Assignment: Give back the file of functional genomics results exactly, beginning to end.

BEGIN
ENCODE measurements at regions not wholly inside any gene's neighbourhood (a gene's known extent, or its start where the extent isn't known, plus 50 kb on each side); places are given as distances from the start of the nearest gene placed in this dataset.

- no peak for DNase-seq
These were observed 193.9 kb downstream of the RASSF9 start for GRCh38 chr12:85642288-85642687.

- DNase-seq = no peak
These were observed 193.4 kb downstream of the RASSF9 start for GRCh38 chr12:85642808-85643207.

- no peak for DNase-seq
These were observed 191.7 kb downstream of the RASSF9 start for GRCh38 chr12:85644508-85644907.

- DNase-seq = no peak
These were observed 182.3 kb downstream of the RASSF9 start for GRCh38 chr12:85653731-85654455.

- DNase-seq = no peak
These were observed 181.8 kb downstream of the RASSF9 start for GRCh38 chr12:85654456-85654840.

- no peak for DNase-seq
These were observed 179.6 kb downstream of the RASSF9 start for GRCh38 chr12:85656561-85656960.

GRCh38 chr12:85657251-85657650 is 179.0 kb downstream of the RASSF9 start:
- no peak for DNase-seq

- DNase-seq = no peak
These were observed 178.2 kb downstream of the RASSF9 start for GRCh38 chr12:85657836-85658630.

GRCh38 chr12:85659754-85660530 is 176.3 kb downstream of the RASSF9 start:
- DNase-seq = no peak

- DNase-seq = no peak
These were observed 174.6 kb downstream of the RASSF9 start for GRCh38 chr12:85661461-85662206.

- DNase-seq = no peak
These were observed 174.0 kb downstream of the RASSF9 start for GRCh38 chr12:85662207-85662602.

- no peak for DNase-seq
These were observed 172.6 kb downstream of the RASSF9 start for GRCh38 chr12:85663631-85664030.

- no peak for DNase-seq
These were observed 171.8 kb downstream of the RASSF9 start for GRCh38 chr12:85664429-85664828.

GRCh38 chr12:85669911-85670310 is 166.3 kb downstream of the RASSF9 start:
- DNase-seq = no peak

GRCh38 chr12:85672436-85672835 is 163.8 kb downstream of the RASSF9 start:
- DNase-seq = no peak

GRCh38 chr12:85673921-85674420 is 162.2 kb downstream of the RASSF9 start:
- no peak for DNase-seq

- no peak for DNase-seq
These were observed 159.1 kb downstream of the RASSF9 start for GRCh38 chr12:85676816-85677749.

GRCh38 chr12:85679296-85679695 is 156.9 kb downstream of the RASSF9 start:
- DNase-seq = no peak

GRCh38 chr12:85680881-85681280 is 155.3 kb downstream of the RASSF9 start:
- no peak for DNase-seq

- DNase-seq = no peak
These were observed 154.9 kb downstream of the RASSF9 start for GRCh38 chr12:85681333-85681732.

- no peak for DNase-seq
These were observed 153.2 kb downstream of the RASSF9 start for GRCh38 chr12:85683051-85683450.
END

ENCODE measurements at regions not wholly inside any gene's neighbourhood (a gene's known extent, or its start where the extent isn't known, plus 50 kb on each side); places are given as distances from the start of the nearest gene placed in this dataset.

- no peak for DNase-seq
These were observed 193.9 kb downstream of the RASSF9 start for GRCh38 chr12:85642288-85642687.

- DNase-seq = no peak
These were observed 193.4 kb downstream of the RASSF9 start for GRCh38 chr12:85642808-85643207.

- no peak for DNase-seq
These were observed 191.7 kb downstream of the RASSF9 start for GRCh38 chr12:85644508-85644907.

- DNase-seq = no peak
These were observed 182.3 kb downstream of the RASSF9 start for GRCh38 chr12:85653731-85654455.

- DNase-seq = no peak
These were observed 181.8 kb downstream of the RASSF9 start for GRCh38 chr12:85654456-85654840.

- no peak for DNase-seq
These were observed 179.6 kb downstream of the RASSF9 start for GRCh38 chr12:85656561-85656960.

GRCh38 chr12:85657251-85657650 is 179.0 kb downstream of the RASSF9 start:
- no peak for DNase-seq

- DNase-seq = no peak
These were observed 178.2 kb downstream of the RASSF9 start for GRCh38 chr12:85657836-85658630.

GRCh38 chr12:85659754-85660530 is 176.3 kb downstream of the RASSF9 start:
- DNase-seq = no peak

- DNase-seq = no peak
These were observed 174.6 kb downstream of the RASSF9 start for GRCh38 chr12:85661461-85662206.

- DNase-seq = no peak
These were observed 174.0 kb downstream of the RASSF9 start for GRCh38 chr12:85662207-85662602.

- no peak for DNase-seq
These were observed 172.6 kb downstream of the RASSF9 start for GRCh38 chr12:85663631-85664030.

- no peak for DNase-seq
These were observed 171.8 kb downstream of the RASSF9 start for GRCh38 chr12:85664429-85664828.

GRCh38 chr12:85669911-85670310 is 166.3 kb downstream of the RASSF9 start:
- DNase-seq = no peak

GRCh38 chr12:85672436-85672835 is 163.8 kb downstream of the RASSF9 start:
- DNase-seq = no peak

GRCh38 chr12:85673921-85674420 is 162.2 kb downstream of the RASSF9 start:
- no peak for DNase-seq

- no peak for DNase-seq
These were observed 159.1 kb downstream of the RASSF9 start for GRCh38 chr12:85676816-85677749.

GRCh38 chr12:85679296-85679695 is 156.9 kb downstream of the RASSF9 start:
- DNase-seq = no peak

GRCh38 chr12:85680881-85681280 is 155.3 kb downstream of the RASSF9 start:
- no peak for DNase-seq

- DNase-seq = no peak
These were observed 154.9 kb downstream of the RASSF9 start for GRCh38 chr12:85681333-85681732.

- no peak for DNase-seq
These were observed 153.2 kb downstream of the RASSF9 start for GRCh38 chr12:85683051-85683450.